The United Auto Workers’ pamphlet is nothing if not explicit in criticizing the direction of the American automobile industry. New cars cost too much relative to the buying power of the American public, it says. They are oversized. Their fuel efficiency is appallingly low.
This indictment of the Big Three appears in "A Small Car Named Desire," published by the UAW in 1949 (when the Tennessee Williams play which its title invokes was new). It was written by the social democratic labor intellectuals with whom the UAW's new president, Walter Reuther, staffed what was then the world's largest and most vibrant union. During World War II, the union, along with the Steelworkers, had won the first contracts that committed its employers to paying for its members' health care. In the first years of Reuther's presidency, it won the first contracts ensuring that productivity gains would be shared with the workers and devised the first annual cost-of-living adjustments so that paychecks would keep up with inflation. The union also won decent pensions for retirees and coverage of those retirees' medical expenses.
In other words, the UAW did more to build the era of postwar American prosperity, when workers' paychecks kept up with productivity gains, than any single institution save the federal government itself. That's one reason why it's such a target for conservative attacks as the Big Three beg the government to bail them out: In an era when no productivity gains are shared with workers, when workers’ incomes have been stagnating for decades, the UAW still preserves some of the gains that were broadly shared among American workers three and four decades ago. Once the trendsetter for the unprecedentedly prosperous working class of the postwar decades (in 1947, Reuther called the union "the architects of America's future"), today's UAW is a lagging indicator of the slow (and now, not so slow) decline of America's workers. The union won so many gains in decades past that it has not yet given them all back. What could be more outrageous?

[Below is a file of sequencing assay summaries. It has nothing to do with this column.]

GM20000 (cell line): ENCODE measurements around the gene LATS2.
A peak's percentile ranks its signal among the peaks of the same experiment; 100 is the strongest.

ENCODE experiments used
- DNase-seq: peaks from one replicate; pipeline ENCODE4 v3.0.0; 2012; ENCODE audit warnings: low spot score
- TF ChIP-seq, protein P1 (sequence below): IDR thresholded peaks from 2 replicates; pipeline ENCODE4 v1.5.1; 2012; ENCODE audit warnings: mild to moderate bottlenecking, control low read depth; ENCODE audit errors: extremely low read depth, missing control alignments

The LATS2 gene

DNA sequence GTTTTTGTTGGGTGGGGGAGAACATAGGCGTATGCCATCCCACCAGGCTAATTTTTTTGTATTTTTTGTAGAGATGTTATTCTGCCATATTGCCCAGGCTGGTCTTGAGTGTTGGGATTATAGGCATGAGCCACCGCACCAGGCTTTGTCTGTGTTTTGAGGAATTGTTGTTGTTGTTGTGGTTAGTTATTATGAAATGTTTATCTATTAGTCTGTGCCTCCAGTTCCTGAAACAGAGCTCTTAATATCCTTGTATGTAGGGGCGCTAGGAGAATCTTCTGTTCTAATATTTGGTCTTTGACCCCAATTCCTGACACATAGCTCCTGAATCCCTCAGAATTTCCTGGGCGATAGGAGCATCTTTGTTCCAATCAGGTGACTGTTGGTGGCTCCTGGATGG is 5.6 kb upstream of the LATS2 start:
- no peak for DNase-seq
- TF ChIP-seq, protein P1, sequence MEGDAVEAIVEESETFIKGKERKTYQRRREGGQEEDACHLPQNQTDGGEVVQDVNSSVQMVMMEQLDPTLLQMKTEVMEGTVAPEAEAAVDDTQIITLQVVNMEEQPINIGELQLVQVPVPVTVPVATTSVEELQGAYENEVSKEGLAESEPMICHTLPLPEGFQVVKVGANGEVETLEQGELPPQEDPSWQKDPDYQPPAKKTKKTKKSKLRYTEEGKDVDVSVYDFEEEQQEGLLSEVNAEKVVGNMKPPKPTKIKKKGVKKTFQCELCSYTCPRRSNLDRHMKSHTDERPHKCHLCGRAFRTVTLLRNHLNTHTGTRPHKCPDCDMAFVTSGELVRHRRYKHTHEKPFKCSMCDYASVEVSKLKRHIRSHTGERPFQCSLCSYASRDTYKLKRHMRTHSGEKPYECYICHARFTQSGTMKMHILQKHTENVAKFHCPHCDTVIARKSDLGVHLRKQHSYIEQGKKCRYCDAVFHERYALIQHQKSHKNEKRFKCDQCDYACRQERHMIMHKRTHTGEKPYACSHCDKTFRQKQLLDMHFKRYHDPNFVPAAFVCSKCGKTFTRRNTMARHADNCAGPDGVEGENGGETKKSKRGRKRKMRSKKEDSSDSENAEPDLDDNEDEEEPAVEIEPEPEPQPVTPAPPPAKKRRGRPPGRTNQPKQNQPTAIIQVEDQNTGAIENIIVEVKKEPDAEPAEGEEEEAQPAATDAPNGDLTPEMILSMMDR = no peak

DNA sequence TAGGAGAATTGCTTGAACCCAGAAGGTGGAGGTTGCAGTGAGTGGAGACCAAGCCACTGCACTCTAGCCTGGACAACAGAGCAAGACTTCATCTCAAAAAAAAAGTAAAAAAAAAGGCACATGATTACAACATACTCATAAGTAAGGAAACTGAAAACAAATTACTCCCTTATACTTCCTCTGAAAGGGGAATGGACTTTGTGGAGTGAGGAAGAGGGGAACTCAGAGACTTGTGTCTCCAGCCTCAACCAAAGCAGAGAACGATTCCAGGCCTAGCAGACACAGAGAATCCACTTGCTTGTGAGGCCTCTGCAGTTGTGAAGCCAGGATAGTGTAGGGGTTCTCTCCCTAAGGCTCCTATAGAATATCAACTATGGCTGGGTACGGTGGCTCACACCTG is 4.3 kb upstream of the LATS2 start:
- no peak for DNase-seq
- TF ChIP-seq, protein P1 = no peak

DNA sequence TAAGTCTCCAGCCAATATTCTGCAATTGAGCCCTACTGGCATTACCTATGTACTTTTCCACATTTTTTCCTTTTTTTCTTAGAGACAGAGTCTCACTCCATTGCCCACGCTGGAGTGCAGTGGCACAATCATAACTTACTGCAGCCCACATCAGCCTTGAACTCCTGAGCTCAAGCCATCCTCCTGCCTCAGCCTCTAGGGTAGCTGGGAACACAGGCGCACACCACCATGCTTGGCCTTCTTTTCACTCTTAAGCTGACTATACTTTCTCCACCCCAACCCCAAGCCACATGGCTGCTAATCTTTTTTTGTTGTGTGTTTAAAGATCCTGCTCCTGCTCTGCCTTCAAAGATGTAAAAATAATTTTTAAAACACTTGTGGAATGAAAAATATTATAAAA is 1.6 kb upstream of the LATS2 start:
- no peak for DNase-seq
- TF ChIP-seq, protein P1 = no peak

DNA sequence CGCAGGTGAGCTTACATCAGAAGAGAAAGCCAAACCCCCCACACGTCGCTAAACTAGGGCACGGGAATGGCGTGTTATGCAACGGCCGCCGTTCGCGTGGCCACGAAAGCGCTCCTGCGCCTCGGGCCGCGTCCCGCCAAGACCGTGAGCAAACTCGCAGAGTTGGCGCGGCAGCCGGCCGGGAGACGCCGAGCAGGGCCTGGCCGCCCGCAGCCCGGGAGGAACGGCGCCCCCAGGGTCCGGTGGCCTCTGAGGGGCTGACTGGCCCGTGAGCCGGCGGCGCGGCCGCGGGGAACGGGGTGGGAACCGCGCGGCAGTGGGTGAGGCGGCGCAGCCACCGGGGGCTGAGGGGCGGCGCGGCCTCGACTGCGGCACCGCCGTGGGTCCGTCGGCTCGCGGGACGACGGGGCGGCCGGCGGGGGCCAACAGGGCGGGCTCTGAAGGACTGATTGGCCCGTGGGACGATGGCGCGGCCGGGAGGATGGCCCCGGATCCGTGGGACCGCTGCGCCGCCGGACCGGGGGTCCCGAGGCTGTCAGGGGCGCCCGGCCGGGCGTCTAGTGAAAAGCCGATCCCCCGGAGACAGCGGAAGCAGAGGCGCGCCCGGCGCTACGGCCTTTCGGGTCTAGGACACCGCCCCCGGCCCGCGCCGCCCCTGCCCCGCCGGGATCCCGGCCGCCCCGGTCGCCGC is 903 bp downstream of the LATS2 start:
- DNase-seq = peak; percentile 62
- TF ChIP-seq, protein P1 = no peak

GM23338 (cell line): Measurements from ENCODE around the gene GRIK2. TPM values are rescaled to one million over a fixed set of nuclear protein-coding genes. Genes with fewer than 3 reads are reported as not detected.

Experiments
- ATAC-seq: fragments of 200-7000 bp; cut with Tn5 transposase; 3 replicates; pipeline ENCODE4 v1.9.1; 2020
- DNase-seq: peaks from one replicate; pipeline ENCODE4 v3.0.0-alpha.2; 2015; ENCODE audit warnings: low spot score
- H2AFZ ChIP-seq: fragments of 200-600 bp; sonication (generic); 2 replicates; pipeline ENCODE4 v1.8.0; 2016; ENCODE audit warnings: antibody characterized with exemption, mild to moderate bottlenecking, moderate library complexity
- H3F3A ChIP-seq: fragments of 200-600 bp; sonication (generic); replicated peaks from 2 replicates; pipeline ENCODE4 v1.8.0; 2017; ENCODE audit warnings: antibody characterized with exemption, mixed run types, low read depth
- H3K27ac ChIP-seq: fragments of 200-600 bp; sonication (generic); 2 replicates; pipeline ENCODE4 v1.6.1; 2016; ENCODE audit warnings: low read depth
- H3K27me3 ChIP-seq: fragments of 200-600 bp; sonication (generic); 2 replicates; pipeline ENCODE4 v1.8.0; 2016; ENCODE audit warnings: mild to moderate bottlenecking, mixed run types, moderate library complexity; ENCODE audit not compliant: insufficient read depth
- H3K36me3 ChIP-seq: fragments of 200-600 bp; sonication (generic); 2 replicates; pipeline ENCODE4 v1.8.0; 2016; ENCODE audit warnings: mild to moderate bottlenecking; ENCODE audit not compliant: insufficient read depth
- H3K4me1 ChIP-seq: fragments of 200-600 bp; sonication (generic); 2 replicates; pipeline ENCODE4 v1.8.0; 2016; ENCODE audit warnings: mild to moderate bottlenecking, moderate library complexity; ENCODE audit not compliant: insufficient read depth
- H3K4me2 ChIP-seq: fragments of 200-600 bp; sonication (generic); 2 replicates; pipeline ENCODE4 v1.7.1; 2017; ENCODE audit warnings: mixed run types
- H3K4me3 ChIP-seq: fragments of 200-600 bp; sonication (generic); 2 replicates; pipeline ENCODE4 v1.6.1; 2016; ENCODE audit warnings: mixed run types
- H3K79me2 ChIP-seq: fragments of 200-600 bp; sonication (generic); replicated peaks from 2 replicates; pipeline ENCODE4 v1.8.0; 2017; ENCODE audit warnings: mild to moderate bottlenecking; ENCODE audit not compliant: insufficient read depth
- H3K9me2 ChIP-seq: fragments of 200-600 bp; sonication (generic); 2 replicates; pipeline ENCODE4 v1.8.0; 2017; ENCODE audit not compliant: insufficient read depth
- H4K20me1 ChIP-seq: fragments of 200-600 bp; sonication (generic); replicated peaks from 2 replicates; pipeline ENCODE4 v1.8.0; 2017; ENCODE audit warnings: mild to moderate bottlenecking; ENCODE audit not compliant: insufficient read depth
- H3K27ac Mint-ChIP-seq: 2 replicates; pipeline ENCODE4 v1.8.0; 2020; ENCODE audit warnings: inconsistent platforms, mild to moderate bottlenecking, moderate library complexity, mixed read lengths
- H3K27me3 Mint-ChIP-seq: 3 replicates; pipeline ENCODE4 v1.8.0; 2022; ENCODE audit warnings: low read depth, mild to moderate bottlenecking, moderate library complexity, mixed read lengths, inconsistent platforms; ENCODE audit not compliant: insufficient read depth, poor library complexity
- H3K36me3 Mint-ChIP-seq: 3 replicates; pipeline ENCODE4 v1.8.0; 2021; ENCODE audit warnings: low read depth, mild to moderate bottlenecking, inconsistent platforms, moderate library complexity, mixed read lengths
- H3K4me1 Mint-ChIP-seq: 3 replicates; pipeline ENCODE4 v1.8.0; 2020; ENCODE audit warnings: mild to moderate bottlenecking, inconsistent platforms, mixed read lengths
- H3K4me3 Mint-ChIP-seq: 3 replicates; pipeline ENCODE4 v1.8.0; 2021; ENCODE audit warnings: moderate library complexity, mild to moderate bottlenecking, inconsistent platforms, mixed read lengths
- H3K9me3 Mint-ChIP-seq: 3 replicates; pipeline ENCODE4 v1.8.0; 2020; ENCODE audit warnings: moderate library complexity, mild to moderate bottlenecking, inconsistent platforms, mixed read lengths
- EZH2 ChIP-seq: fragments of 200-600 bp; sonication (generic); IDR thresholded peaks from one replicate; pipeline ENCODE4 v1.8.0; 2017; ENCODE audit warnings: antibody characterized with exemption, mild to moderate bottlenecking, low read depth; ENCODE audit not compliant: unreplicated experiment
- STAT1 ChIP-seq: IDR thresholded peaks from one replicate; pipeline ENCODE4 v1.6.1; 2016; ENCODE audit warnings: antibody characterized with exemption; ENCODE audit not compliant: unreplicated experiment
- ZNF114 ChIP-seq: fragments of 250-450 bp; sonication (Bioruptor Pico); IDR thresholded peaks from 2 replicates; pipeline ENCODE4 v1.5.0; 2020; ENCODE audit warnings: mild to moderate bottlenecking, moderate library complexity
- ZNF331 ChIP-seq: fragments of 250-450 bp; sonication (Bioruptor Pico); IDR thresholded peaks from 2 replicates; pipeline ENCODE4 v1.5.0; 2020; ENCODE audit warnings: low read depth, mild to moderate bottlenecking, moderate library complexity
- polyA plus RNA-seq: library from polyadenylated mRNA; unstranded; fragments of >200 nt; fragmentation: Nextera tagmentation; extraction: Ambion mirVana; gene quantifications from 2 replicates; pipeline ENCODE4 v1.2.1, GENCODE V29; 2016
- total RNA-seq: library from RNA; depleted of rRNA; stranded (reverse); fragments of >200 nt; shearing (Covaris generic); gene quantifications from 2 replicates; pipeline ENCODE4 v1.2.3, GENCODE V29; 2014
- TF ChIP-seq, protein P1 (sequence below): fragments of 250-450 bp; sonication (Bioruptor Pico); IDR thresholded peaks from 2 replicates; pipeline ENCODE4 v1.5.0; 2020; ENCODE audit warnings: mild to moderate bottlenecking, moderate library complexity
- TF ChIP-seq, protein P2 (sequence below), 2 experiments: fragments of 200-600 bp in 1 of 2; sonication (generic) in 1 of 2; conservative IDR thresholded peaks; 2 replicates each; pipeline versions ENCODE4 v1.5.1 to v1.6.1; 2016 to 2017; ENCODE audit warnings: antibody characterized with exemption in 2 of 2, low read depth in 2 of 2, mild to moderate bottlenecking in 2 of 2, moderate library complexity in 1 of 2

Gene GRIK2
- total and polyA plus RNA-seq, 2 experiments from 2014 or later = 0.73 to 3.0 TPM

Unfortunately, that's not the only reason the UAW has come under attack. It's hard to imagine the union of the past 20 years authoring anything as critical of the industry as "A Small Car Named Desire." The union stood shoulder to shoulder with management in opposing decades of bills that would have raised fuel-efficiency standards. It's not that the members or leaders of the UAW were convinced that Big Three management exhibited sound judgment; far from it. But battered by foreign competition and foreign-owned plants in the U.S., by companies whose health-insurance costs were picked up by foreign governments or which (in the case of newer foreign-owned plants in the U.S.) didn't have hundreds of thousands of retirees to whom they paid pensions, the union became fearful of changes that could entail short-term job losses and more insular in its concerns generally.